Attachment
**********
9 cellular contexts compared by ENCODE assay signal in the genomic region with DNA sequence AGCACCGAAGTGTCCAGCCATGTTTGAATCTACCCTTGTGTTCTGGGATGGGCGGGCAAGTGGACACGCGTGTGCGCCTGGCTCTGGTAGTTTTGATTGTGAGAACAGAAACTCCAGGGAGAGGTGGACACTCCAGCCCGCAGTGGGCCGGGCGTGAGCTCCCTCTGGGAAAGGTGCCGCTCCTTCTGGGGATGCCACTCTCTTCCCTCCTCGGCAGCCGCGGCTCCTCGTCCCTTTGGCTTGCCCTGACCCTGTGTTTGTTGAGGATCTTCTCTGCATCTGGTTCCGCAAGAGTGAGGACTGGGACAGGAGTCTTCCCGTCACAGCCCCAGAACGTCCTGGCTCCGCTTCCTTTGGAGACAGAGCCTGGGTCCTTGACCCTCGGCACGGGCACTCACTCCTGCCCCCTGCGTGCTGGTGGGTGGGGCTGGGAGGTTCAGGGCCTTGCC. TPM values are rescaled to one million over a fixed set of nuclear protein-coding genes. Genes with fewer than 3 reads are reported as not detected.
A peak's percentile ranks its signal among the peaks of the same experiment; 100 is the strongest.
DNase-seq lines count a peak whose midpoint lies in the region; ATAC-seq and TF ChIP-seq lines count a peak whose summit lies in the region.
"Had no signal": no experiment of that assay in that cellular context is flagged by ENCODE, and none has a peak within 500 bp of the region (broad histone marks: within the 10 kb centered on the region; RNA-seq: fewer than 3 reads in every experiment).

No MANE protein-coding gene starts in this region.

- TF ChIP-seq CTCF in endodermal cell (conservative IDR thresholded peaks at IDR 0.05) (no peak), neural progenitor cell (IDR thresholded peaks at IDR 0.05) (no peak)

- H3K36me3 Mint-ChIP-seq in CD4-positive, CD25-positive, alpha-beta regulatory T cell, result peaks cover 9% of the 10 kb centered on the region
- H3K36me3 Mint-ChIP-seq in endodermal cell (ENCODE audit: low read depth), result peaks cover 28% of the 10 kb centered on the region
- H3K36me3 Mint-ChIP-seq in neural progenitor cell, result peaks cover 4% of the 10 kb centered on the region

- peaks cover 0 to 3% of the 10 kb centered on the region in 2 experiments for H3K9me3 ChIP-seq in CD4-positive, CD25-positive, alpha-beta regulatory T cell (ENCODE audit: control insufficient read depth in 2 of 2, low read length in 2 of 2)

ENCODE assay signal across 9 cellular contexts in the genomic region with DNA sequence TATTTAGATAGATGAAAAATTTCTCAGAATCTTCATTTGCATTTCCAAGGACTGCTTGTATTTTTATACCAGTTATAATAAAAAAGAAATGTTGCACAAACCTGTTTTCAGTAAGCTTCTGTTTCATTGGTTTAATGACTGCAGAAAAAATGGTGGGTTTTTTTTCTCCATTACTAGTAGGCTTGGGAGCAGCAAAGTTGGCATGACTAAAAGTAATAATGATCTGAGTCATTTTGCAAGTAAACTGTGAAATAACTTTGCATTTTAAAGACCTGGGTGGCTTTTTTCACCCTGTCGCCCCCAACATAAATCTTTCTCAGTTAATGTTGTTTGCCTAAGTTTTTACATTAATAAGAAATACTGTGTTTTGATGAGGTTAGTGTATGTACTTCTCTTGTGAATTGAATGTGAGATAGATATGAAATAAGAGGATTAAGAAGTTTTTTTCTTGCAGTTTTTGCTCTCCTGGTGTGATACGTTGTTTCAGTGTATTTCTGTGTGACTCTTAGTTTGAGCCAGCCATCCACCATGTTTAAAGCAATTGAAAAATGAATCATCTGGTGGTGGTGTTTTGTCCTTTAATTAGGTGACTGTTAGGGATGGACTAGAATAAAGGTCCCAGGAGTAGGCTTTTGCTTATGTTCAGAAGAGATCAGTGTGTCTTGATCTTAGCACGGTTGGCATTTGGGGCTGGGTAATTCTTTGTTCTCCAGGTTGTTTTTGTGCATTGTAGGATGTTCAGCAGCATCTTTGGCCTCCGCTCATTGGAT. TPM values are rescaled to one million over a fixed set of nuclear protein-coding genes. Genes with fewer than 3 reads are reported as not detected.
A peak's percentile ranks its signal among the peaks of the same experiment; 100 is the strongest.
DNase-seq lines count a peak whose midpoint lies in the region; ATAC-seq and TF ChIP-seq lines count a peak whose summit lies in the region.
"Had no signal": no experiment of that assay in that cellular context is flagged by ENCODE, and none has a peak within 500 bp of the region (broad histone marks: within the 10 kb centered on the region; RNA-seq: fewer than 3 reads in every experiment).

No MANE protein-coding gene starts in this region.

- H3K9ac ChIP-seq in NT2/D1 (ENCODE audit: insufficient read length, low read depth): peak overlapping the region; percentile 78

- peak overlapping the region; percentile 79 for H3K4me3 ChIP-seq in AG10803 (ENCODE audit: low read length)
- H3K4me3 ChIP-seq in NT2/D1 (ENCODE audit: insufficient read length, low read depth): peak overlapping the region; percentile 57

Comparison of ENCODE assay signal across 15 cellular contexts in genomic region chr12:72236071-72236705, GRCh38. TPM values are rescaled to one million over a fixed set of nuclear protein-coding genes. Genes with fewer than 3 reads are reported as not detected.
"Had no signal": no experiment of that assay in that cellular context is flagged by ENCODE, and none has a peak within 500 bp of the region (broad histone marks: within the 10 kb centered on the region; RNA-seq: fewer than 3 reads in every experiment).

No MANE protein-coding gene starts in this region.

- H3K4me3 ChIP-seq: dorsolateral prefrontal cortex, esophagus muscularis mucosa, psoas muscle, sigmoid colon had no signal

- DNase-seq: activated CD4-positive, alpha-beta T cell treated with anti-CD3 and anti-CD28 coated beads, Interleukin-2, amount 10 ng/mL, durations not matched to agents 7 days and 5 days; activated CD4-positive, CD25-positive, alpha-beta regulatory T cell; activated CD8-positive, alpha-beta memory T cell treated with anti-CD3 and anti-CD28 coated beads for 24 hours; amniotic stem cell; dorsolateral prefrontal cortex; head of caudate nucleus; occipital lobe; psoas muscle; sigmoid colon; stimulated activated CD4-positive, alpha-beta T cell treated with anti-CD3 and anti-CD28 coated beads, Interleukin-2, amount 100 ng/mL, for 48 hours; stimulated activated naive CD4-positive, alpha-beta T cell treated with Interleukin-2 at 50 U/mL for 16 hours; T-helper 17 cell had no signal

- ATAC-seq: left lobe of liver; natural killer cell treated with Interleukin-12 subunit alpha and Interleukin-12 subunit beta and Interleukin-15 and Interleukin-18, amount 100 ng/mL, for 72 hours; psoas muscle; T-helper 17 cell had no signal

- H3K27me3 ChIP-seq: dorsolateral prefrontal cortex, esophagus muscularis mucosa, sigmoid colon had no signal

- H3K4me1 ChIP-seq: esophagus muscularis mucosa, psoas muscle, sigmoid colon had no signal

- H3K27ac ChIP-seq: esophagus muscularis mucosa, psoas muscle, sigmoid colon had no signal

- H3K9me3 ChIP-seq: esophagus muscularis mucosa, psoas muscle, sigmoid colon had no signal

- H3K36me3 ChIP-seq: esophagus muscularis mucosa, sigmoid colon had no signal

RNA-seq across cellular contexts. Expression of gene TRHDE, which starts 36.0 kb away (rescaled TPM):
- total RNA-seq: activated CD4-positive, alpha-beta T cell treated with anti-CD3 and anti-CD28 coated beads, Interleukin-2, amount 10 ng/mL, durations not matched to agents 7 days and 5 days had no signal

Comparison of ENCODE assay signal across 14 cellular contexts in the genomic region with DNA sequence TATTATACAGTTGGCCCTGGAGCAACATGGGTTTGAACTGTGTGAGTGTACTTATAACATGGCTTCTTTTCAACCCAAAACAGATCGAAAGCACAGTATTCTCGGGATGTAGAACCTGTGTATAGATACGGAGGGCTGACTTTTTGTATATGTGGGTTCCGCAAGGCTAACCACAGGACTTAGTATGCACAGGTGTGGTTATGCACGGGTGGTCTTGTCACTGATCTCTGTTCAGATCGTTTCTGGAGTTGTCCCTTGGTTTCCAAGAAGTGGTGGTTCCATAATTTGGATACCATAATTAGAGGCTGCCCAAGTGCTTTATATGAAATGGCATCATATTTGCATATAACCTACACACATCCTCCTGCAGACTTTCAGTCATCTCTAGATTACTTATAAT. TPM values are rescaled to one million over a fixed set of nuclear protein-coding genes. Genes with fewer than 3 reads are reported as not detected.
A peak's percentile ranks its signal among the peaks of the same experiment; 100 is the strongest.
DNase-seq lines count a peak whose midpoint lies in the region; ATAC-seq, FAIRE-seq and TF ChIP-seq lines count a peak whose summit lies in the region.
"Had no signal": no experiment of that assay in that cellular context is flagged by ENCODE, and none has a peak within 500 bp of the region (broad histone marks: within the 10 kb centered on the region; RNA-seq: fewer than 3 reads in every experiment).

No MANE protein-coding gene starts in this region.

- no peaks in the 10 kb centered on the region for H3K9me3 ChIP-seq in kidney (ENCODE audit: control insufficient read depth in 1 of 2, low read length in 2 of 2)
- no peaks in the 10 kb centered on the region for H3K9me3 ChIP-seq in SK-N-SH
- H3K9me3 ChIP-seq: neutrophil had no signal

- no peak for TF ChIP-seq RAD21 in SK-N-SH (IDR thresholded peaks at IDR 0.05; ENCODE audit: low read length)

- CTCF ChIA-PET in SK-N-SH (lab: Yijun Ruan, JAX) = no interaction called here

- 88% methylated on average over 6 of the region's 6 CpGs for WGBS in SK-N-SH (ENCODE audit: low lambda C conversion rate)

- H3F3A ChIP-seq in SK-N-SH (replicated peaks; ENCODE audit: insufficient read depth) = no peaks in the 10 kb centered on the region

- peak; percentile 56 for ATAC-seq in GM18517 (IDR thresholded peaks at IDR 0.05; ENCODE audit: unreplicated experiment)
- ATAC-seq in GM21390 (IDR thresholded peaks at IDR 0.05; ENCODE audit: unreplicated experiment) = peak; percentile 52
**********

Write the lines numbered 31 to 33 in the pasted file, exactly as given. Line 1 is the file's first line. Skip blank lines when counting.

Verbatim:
- total RNA-seq: activated CD4-positive, alpha-beta T cell treated with anti-CD3 and anti-CD28 coated beads, Interleukin-2, amount 10 ng/mL, durations not matched to agents 7 days and 5 days had no signal

Comparison of ENCODE assay signal across 14 cellular contexts in the genomic region with DNA sequence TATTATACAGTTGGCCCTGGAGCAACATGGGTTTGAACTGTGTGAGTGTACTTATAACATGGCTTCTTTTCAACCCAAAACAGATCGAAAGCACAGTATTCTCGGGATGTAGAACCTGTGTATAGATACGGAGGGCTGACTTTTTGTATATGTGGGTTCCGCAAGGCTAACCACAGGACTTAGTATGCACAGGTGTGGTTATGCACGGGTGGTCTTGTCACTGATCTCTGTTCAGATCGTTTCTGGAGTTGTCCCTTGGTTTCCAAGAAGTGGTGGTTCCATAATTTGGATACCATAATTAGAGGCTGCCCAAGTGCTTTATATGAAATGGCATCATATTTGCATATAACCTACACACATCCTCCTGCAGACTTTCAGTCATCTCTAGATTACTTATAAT. TPM values are rescaled to one million over a fixed set of nuclear protein-coding genes. Genes with fewer than 3 reads are reported as not detected.
A peak's percentile ranks its signal among the peaks of the same experiment; 100 is the strongest.